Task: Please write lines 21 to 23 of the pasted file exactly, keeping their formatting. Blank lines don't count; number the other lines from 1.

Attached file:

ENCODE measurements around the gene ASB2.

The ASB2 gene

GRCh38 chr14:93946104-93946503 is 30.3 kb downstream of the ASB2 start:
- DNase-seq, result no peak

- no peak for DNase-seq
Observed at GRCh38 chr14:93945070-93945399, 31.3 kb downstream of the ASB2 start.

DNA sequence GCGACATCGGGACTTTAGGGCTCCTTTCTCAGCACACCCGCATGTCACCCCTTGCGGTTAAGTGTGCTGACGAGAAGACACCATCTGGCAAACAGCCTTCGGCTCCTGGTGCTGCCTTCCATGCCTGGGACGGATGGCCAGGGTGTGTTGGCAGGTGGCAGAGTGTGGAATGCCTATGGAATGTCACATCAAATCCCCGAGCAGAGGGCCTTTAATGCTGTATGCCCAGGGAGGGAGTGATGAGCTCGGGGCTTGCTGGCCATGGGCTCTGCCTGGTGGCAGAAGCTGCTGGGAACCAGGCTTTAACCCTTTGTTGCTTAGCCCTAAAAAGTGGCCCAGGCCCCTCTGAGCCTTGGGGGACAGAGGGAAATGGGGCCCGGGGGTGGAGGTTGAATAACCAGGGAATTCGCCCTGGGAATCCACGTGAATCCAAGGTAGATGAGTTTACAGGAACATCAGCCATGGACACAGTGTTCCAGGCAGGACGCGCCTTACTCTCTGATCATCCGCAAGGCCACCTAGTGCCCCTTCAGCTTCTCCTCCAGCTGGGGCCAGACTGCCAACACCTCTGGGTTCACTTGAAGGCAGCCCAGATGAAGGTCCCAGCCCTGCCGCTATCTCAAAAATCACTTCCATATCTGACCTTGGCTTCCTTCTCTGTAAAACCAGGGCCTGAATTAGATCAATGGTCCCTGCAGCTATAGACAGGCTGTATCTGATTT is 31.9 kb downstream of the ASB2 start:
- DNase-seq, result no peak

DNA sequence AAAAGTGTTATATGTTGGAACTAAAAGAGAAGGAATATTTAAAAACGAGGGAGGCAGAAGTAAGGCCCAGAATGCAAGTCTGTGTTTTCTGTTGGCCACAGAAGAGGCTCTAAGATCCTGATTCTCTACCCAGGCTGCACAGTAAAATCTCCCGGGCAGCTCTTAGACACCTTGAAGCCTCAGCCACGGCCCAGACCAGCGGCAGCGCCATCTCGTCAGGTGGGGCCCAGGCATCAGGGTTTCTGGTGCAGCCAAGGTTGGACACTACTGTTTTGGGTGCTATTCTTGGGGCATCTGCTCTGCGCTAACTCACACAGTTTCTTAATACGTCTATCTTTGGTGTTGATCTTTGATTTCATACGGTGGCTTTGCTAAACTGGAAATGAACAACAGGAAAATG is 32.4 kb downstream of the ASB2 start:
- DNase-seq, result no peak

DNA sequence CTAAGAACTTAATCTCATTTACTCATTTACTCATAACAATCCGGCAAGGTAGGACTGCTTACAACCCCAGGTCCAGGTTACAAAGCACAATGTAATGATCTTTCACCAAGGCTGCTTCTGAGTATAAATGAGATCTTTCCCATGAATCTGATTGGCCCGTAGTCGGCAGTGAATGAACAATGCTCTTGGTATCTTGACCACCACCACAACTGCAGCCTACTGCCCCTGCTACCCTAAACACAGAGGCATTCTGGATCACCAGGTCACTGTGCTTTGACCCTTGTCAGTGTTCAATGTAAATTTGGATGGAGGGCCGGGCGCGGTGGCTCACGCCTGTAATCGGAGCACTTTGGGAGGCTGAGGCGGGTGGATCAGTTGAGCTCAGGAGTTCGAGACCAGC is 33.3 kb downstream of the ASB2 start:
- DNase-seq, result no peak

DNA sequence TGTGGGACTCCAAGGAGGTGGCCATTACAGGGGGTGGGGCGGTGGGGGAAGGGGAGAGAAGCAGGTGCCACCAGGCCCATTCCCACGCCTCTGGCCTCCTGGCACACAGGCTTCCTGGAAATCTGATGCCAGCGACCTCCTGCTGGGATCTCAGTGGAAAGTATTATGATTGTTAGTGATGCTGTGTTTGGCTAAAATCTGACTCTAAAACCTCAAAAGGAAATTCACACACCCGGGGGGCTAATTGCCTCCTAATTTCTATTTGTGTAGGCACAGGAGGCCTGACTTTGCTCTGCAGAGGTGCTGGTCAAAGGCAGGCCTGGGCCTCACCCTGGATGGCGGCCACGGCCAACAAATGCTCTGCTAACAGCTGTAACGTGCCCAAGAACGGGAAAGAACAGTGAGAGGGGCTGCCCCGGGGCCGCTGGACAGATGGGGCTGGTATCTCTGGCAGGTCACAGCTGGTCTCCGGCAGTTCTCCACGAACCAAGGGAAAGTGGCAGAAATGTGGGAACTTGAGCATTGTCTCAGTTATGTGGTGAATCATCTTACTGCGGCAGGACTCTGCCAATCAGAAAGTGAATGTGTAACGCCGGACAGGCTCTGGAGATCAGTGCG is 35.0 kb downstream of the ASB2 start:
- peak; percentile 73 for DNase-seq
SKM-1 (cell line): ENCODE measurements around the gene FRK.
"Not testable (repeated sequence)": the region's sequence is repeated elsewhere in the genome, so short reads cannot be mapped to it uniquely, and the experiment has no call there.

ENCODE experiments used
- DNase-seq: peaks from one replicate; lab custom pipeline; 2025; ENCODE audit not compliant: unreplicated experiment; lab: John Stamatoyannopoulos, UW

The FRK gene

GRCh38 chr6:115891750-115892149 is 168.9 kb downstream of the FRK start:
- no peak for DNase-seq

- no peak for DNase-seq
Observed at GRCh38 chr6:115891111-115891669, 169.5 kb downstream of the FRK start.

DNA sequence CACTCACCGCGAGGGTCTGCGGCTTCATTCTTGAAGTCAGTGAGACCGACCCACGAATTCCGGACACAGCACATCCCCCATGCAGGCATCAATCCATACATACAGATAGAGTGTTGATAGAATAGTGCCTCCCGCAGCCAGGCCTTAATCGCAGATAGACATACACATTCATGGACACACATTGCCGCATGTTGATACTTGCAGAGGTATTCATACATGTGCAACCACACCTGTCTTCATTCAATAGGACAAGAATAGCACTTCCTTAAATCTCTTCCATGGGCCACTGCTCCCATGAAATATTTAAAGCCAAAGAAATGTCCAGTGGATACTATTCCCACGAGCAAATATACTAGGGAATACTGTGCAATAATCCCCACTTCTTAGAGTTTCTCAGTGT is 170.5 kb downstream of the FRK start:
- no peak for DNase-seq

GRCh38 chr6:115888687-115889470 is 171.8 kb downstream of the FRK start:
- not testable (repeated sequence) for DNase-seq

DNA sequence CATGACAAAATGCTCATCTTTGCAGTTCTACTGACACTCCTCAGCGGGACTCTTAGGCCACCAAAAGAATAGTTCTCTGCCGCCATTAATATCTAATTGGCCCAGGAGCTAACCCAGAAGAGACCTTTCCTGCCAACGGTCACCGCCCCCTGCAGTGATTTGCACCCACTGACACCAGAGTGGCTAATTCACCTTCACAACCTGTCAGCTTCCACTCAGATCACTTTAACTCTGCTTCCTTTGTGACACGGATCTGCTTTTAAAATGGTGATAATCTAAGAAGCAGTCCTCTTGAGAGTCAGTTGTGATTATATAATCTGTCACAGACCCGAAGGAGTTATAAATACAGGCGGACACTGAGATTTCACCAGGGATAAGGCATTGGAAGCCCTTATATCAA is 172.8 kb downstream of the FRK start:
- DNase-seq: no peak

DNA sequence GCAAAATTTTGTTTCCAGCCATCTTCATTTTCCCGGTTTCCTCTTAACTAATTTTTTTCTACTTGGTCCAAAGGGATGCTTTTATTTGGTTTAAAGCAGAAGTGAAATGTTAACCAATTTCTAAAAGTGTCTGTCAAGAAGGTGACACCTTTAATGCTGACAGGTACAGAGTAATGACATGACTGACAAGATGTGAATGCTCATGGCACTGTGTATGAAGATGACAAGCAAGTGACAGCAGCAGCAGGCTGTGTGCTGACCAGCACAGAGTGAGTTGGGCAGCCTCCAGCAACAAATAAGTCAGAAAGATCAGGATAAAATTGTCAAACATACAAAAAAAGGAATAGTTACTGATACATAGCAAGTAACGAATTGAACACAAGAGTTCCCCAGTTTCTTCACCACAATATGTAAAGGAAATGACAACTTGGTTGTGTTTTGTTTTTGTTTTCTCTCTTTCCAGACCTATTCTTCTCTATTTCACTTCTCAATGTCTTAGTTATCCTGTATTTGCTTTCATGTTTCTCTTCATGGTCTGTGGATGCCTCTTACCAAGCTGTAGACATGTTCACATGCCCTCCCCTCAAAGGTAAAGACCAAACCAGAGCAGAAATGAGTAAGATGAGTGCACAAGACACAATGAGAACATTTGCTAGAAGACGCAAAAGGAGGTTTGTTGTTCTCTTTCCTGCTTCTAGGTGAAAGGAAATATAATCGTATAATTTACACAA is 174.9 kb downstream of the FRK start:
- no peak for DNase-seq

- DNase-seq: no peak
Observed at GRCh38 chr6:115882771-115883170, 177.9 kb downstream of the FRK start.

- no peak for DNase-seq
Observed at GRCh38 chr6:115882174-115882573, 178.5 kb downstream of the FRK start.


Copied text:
- no peak for DNase-seq

- no peak for DNase-seq
Observed at GRCh38 chr6:115891111-115891669, 169.5 kb downstream of the FRK start.